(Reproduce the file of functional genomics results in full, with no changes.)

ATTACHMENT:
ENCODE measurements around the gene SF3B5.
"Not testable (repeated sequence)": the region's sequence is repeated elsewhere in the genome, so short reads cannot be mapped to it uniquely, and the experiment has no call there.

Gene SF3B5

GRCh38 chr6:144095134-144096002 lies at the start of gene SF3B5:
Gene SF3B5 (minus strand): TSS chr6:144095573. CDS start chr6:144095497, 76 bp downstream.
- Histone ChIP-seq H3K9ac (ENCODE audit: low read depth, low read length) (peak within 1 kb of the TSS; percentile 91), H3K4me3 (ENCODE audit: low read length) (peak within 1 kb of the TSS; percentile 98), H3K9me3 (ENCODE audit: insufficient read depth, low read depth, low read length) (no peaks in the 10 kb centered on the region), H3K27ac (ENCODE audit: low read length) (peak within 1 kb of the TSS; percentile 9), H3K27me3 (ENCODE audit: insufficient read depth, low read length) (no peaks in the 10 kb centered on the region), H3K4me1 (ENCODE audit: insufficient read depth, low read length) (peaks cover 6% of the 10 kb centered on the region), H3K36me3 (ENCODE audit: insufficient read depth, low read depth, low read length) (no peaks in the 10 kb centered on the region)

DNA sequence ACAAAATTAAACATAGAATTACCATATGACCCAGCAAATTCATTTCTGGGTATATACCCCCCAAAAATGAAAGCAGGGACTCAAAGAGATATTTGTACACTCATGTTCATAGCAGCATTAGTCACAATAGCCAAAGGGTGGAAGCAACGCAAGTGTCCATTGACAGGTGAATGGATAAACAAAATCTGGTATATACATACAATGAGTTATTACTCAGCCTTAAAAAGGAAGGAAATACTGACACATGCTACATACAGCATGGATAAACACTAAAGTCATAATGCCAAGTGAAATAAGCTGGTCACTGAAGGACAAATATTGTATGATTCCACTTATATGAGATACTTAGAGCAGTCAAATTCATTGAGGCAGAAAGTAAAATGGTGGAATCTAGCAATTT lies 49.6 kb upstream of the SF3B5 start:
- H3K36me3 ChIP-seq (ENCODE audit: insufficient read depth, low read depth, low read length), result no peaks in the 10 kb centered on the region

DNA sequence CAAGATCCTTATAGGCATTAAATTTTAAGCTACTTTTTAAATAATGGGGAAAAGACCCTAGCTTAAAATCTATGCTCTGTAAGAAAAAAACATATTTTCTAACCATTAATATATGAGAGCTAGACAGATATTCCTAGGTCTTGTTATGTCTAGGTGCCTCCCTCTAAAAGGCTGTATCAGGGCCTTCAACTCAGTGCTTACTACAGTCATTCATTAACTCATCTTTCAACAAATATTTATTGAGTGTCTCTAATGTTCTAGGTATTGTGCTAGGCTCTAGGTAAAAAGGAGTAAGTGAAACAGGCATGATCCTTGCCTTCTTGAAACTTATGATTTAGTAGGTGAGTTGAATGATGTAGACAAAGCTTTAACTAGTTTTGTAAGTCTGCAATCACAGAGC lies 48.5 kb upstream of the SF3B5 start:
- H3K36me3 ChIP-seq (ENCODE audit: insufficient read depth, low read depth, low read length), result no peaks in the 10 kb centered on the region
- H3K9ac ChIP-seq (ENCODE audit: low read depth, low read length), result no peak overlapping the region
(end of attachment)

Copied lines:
ENCODE measurements around the gene SF3B5.
"Not testable (repeated sequence)": the region's sequence is repeated elsewhere in the genome, so short reads cannot be mapped to it uniquely, and the experiment has no call there.

Gene SF3B5

GRCh38 chr6:144095134-144096002 lies at the start of gene SF3B5:
Gene SF3B5 (minus strand): TSS chr6:144095573. CDS start chr6:144095497, 76 bp downstream.
- Histone ChIP-seq H3K9ac (ENCODE audit: low read depth, low read length) (peak within 1 kb of the TSS; percentile 91), H3K4me3 (ENCODE audit: low read length) (peak within 1 kb of the TSS; percentile 98), H3K9me3 (ENCODE audit: insufficient read depth, low read depth, low read length) (no peaks in the 10 kb centered on the region), H3K27ac (ENCODE audit: low read length) (peak within 1 kb of the TSS; percentile 9), H3K27me3 (ENCODE audit: insufficient read depth, low read length) (no peaks in the 10 kb centered on the region), H3K4me1 (ENCODE audit: insufficient read depth, low read length) (peaks cover 6% of the 10 kb centered on the region), H3K36me3 (ENCODE audit: insufficient read depth, low read depth, low read length) (no peaks in the 10 kb centered on the region)

DNA sequence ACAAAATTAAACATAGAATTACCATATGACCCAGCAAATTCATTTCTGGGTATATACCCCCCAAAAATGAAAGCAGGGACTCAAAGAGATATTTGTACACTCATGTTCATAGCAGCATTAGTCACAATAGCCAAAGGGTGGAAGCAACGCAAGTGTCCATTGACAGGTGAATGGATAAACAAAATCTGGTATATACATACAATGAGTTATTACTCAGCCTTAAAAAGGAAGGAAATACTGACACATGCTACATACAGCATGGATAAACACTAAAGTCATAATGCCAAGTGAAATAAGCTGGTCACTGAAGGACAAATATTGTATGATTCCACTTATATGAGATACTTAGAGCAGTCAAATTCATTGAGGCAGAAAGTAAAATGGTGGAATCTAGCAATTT lies 49.6 kb upstream of the SF3B5 start:
- H3K36me3 ChIP-seq (ENCODE audit: insufficient read depth, low read depth, low read length), result no peaks in the 10 kb centered on the region

DNA sequence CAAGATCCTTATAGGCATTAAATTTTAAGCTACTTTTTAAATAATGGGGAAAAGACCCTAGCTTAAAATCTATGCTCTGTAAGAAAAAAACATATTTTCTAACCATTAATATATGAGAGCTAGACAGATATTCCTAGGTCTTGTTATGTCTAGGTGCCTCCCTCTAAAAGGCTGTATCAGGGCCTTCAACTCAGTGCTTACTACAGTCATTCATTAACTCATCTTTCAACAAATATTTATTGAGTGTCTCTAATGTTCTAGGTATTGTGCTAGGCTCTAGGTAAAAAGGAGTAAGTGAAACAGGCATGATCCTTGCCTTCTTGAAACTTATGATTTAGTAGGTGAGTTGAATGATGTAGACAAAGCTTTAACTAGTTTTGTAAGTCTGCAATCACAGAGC lies 48.5 kb upstream of the SF3B5 start:
- H3K36me3 ChIP-seq (ENCODE audit: insufficient read depth, low read depth, low read length), result no peaks in the 10 kb centered on the region
- H3K9ac ChIP-seq (ENCODE audit: low read depth, low read length), result no peak overlapping the region